Nuclear power plants in some countries are still using Windows NT 4 (for non-critical tasks)!

      The reason for this apparent insanity is that the systems have to be relied upon for thousands of hours of continuous running, and it costs a small fortune to get them certified as being that reliable, etc.
      LeMike
  • laziness is indicated

    but stupidity is also likely.
    hrlngrv 
  • I would think that the CIO of BMO should get fired

    and BMO insurance premiums should skyrocket.

    But in reality, Canada is way too laid back, none of this will take place, and this %^&% will keep going on.
    ForeverSPb
  • BMO knows weak passwords all too well!

    Did you know that BMO online banking passwords are limited to 6 characters max? Did you know that those passwords can only be alphanumeric? No capitals, no special characters.... a-z, 0-9.

    I've sent many messages regarding this. Being a sysadmin in the infosec sector this makes me cringe!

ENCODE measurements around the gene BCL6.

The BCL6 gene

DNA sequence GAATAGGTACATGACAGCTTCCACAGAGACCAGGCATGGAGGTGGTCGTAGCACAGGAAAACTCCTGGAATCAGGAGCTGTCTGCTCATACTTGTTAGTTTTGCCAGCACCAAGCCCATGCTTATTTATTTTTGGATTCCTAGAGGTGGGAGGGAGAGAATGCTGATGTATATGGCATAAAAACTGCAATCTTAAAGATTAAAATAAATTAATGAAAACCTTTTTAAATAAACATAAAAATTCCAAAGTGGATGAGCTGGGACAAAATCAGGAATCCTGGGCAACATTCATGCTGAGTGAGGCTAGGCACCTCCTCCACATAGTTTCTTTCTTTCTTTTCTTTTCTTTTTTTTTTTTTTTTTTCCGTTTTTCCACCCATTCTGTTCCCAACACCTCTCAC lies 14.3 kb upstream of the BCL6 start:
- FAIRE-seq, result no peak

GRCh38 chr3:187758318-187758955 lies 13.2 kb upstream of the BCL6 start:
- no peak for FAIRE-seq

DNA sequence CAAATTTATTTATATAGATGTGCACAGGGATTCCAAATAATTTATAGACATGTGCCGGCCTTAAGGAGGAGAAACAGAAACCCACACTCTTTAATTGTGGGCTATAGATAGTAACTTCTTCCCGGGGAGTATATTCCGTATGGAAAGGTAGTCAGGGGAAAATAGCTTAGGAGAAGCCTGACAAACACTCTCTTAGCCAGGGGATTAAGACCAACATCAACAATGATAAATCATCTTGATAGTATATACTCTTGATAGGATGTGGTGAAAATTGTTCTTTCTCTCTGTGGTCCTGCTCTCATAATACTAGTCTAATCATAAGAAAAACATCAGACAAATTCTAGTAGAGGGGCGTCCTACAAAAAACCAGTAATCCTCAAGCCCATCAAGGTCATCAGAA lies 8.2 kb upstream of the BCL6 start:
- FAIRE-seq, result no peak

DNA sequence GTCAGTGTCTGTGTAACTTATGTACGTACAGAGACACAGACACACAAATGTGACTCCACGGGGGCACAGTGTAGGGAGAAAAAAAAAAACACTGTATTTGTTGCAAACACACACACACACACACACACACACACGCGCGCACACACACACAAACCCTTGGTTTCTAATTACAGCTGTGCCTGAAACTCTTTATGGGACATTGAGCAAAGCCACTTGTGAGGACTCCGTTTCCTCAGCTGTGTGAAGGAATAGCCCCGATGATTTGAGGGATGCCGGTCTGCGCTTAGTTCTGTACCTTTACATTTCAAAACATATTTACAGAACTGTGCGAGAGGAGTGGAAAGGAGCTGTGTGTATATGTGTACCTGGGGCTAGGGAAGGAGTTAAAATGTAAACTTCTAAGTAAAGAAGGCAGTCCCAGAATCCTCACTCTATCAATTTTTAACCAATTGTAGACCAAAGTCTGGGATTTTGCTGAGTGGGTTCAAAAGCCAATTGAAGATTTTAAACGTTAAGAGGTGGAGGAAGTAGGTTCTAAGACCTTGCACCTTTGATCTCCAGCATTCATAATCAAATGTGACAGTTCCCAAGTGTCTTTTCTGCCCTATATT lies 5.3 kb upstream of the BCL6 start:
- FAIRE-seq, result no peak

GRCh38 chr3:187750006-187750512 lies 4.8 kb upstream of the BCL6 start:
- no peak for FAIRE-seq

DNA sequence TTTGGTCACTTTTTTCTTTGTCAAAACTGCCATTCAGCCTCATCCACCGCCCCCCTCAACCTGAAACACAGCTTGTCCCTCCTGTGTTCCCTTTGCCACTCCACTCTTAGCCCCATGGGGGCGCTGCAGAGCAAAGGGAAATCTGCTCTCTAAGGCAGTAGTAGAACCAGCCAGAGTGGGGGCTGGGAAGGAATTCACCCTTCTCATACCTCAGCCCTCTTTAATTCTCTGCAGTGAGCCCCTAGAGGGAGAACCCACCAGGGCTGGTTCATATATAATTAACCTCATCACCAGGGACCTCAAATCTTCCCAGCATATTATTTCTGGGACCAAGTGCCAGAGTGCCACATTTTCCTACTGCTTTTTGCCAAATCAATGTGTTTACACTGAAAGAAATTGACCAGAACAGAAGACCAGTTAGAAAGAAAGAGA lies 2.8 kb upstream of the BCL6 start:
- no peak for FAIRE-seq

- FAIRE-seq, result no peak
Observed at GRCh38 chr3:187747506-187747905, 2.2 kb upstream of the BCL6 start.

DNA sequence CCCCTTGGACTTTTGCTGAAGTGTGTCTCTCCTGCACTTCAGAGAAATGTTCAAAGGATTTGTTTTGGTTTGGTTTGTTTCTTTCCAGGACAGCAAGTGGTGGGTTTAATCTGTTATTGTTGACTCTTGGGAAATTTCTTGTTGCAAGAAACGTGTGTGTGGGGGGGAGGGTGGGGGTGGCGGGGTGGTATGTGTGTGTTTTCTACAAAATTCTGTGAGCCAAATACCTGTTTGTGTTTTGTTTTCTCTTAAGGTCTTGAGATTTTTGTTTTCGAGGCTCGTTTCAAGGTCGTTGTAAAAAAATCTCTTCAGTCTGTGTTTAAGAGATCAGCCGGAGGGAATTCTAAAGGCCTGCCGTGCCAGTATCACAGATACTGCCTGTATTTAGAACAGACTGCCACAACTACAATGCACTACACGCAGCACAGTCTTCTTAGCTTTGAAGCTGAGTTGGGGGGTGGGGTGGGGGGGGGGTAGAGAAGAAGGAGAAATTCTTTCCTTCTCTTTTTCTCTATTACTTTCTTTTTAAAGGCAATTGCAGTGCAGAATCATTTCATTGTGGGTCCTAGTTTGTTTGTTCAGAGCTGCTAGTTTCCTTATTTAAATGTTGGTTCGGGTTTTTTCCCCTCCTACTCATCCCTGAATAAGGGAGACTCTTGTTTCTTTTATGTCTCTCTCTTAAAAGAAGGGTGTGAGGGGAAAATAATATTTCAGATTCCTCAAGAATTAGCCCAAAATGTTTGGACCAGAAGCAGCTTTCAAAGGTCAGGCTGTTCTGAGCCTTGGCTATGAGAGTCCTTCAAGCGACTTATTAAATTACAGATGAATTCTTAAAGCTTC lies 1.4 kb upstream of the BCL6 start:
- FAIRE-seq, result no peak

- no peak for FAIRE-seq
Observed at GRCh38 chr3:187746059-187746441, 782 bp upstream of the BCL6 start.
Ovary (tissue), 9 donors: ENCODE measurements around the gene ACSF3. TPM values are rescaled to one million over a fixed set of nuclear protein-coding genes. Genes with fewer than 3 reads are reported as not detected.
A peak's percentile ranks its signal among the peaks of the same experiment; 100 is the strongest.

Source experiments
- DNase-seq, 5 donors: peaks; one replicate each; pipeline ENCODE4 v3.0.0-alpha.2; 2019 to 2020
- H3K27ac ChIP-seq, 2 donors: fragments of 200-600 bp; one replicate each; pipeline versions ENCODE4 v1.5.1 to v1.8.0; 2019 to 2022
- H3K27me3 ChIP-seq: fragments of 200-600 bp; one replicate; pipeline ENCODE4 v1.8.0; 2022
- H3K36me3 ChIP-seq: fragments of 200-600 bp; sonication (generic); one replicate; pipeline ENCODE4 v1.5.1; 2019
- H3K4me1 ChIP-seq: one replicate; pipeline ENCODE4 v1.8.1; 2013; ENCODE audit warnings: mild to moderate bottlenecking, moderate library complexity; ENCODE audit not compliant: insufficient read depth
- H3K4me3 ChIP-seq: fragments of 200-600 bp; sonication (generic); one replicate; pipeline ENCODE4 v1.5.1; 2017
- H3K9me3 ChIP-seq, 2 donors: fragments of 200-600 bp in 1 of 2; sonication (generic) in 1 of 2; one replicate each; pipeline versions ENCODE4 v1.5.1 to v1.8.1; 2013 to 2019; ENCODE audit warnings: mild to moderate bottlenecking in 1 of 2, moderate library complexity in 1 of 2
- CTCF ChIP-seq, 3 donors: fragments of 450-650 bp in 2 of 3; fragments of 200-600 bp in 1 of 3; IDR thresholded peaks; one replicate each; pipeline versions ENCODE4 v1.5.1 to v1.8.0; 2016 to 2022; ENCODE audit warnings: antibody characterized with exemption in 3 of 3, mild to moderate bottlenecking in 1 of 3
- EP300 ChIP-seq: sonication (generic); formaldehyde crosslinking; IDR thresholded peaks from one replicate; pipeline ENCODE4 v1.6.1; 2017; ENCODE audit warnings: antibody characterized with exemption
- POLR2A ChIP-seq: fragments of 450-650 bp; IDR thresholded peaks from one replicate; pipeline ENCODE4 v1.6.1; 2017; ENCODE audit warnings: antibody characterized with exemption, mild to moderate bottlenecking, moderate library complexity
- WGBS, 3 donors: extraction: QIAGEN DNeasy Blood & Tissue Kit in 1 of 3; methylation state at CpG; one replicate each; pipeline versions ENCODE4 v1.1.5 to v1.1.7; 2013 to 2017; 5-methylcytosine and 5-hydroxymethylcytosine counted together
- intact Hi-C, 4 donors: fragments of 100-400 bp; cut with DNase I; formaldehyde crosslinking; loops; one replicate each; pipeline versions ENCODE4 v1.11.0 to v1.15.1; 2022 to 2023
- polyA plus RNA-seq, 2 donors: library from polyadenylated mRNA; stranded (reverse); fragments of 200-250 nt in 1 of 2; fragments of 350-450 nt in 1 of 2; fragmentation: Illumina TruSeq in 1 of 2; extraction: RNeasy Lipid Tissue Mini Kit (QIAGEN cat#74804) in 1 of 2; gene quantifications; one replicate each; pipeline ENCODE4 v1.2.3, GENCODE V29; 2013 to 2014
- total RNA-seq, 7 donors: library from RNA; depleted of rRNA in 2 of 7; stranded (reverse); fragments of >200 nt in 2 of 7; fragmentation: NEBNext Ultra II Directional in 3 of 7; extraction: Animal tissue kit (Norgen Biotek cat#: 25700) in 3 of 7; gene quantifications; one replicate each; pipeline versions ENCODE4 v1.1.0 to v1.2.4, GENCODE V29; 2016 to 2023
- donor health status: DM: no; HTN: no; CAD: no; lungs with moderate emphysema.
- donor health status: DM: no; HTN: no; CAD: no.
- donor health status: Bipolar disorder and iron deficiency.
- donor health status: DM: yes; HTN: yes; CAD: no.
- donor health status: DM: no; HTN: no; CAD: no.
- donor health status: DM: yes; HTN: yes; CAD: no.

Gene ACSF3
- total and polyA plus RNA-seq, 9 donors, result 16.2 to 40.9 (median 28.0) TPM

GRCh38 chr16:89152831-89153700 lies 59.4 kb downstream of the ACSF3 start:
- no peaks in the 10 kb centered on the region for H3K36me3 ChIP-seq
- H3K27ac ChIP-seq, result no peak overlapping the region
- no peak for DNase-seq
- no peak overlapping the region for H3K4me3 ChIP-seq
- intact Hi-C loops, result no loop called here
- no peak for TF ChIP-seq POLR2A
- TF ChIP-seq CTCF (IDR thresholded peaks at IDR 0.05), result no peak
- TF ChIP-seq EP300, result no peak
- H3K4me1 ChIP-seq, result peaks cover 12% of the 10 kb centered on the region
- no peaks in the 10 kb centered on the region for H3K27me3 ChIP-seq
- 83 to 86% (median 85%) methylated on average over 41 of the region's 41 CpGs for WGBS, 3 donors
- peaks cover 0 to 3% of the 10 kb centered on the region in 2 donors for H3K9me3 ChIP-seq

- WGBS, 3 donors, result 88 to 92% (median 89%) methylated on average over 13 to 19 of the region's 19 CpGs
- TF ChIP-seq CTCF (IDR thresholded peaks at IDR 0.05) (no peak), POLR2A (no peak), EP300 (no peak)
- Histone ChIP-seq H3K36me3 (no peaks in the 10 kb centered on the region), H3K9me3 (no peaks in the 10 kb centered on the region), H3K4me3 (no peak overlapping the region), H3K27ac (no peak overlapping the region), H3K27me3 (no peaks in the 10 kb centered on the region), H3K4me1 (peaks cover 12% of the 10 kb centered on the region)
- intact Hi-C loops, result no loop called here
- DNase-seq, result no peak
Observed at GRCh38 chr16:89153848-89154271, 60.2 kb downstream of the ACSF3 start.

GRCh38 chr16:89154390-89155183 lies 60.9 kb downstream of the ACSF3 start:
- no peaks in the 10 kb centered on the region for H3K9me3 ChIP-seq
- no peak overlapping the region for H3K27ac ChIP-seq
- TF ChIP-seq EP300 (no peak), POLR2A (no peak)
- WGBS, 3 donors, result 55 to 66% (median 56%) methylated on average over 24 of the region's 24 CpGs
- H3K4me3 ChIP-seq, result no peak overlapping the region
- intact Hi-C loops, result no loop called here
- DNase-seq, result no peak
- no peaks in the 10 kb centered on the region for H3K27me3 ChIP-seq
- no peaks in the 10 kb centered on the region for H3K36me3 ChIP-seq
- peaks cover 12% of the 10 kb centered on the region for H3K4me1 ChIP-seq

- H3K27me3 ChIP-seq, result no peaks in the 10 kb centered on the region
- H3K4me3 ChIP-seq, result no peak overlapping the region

j_mcc99
    • being a taxpayer, it should get you cringe even more

      because the bank is insured, and probably when accounts get hacked, the price of customer reimbursement is covered by insurance.

      not being a Canadian, i do not know for sure, but i have a bad feeling that ultimately it is the Canadian government that insures the banks, and therefore it is Canadian citizens who take the hit.

      If I were a Canadian, I would be sending my elected representative a letter asking to investigate on who's dime BMO is flanking its security.